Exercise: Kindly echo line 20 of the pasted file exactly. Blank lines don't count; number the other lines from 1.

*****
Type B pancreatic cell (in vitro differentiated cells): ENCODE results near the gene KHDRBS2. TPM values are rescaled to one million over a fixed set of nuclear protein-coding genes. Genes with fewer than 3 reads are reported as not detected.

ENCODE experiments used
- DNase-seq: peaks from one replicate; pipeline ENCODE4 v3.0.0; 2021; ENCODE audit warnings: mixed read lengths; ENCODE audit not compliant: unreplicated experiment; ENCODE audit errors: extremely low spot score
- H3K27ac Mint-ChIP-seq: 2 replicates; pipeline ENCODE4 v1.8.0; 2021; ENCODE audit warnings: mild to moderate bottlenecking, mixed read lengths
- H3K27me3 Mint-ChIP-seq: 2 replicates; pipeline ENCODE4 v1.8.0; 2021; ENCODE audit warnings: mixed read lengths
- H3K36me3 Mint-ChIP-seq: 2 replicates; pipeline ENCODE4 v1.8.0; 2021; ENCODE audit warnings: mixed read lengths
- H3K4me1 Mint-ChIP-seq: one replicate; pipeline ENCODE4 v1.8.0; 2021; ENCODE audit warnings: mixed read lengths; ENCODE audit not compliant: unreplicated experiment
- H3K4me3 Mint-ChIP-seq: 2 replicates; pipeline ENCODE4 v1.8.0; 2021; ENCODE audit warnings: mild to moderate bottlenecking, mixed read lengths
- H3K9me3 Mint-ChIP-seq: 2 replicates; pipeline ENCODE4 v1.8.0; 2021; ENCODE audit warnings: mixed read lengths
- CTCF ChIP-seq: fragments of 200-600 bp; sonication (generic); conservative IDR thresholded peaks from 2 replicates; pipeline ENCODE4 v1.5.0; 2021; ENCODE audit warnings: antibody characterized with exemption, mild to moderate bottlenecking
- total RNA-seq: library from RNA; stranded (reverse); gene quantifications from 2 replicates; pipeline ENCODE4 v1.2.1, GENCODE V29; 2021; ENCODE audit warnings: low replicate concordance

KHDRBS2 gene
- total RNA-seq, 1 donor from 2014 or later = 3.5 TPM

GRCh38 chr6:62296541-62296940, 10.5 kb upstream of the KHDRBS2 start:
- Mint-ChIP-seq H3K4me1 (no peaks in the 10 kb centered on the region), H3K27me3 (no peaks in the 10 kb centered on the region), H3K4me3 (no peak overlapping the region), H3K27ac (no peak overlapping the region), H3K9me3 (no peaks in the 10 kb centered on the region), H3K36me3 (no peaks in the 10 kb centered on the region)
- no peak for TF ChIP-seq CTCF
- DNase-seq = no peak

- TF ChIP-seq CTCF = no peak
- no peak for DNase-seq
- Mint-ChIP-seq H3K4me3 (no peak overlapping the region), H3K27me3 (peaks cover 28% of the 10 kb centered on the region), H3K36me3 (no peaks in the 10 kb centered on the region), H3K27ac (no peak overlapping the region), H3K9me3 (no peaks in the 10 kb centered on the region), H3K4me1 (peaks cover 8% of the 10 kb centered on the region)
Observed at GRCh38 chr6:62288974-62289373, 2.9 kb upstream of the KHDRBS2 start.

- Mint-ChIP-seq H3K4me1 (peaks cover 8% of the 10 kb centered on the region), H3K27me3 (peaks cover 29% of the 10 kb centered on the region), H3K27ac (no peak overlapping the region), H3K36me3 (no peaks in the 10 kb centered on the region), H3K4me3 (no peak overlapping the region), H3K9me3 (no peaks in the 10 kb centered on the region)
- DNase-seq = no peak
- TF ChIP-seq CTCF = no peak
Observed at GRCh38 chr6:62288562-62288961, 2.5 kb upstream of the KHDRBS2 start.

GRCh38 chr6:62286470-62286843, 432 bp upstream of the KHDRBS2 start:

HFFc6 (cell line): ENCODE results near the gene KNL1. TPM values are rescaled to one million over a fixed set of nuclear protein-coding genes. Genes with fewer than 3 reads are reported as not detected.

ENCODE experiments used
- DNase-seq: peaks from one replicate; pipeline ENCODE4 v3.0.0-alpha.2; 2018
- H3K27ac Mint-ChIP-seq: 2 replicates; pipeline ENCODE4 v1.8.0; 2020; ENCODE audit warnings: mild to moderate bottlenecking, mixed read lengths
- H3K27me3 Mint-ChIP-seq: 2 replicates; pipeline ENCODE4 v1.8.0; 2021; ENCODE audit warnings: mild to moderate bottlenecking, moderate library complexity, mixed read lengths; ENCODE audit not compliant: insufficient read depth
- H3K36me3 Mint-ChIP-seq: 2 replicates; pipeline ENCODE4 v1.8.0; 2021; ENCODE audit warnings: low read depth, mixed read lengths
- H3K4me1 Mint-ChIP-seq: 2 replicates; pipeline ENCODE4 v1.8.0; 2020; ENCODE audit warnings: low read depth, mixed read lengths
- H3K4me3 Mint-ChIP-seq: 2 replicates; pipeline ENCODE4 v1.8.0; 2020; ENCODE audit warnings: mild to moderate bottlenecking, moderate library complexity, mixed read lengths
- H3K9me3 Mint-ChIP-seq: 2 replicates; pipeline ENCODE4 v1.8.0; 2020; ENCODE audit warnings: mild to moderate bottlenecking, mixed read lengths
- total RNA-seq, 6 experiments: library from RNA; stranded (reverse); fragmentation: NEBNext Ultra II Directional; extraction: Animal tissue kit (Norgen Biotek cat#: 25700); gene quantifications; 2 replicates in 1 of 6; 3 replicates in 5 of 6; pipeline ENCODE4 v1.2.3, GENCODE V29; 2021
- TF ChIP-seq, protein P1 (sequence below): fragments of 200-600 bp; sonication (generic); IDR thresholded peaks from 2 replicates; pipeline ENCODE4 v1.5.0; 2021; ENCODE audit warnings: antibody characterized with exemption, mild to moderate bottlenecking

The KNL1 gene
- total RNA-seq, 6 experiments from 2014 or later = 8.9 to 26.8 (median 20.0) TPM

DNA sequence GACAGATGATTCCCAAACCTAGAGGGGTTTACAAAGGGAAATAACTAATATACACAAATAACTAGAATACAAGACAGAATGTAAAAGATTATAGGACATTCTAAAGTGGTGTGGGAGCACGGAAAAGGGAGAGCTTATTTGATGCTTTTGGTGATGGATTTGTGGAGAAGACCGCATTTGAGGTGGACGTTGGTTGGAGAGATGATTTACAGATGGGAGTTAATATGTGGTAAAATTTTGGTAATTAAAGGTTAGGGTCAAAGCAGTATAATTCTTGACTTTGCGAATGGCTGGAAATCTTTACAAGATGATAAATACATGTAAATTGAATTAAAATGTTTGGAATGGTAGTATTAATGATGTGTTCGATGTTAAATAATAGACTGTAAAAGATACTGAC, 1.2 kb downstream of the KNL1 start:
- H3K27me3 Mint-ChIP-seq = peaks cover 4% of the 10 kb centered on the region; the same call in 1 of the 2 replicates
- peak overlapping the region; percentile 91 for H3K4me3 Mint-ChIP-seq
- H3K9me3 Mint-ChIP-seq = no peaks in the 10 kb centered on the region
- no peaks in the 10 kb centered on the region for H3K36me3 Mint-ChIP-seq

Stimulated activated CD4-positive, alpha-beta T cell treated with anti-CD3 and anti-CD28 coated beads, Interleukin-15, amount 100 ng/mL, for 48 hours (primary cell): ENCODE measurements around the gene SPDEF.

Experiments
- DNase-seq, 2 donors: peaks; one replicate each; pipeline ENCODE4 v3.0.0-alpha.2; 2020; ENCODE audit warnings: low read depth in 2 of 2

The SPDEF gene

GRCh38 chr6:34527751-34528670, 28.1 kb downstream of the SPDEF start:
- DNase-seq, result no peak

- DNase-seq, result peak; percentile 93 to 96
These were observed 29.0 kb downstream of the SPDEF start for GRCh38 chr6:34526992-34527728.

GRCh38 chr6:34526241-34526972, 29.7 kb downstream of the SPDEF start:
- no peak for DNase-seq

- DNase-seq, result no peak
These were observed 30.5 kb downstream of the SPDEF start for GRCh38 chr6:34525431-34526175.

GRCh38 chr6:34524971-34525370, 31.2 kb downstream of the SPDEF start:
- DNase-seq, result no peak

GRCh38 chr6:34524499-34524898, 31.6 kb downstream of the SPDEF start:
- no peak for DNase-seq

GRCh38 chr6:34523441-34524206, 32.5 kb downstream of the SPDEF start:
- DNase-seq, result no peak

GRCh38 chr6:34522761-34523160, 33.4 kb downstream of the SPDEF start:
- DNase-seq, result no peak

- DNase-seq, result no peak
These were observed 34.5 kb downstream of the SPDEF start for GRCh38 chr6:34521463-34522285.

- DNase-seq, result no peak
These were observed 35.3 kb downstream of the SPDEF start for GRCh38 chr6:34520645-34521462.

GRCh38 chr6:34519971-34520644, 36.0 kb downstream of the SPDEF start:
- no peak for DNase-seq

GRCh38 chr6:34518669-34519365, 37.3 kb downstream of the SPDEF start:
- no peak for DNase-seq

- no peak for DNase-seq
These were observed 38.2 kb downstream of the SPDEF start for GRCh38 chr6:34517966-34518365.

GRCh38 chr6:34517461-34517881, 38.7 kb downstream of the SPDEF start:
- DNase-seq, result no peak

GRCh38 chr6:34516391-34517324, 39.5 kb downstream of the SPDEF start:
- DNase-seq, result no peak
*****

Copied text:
- Mint-ChIP-seq H3K4me3 (no peak overlapping the region), H3K27me3 (peaks cover 28% of the 10 kb centered on the region), H3K36me3 (no peaks in the 10 kb centered on the region), H3K27ac (no peak overlapping the region), H3K9me3 (no peaks in the 10 kb centered on the region), H3K4me1 (peaks cover 8% of the 10 kb centered on the region)